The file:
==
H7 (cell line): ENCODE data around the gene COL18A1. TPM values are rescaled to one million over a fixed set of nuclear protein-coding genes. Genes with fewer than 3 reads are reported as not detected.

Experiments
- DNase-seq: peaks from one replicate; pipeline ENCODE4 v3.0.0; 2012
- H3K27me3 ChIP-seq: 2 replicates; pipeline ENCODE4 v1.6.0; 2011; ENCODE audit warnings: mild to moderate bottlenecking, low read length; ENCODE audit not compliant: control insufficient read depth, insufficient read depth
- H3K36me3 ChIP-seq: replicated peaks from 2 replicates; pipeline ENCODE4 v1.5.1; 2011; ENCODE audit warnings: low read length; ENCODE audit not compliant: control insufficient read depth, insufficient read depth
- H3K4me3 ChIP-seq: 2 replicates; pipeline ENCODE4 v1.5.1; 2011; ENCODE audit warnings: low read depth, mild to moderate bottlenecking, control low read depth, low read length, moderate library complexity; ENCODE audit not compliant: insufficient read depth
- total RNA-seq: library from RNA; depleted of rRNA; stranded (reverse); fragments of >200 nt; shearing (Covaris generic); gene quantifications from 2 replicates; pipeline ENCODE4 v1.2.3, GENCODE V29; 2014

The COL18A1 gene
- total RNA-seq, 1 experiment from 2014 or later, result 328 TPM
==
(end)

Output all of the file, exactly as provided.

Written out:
H7 (cell line): ENCODE data around the gene COL18A1. TPM values are rescaled to one million over a fixed set of nuclear protein-coding genes. Genes with fewer than 3 reads are reported as not detected.

Experiments
- DNase-seq: peaks from one replicate; pipeline ENCODE4 v3.0.0; 2012
- H3K27me3 ChIP-seq: 2 replicates; pipeline ENCODE4 v1.6.0; 2011; ENCODE audit warnings: mild to moderate bottlenecking, low read length; ENCODE audit not compliant: control insufficient read depth, insufficient read depth
- H3K36me3 ChIP-seq: replicated peaks from 2 replicates; pipeline ENCODE4 v1.5.1; 2011; ENCODE audit warnings: low read length; ENCODE audit not compliant: control insufficient read depth, insufficient read depth
- H3K4me3 ChIP-seq: 2 replicates; pipeline ENCODE4 v1.5.1; 2011; ENCODE audit warnings: low read depth, mild to moderate bottlenecking, control low read depth, low read length, moderate library complexity; ENCODE audit not compliant: insufficient read depth
- total RNA-seq: library from RNA; depleted of rRNA; stranded (reverse); fragments of >200 nt; shearing (Covaris generic); gene quantifications from 2 replicates; pipeline ENCODE4 v1.2.3, GENCODE V29; 2014

The COL18A1 gene
- total RNA-seq, 1 experiment from 2014 or later, result 328 TPM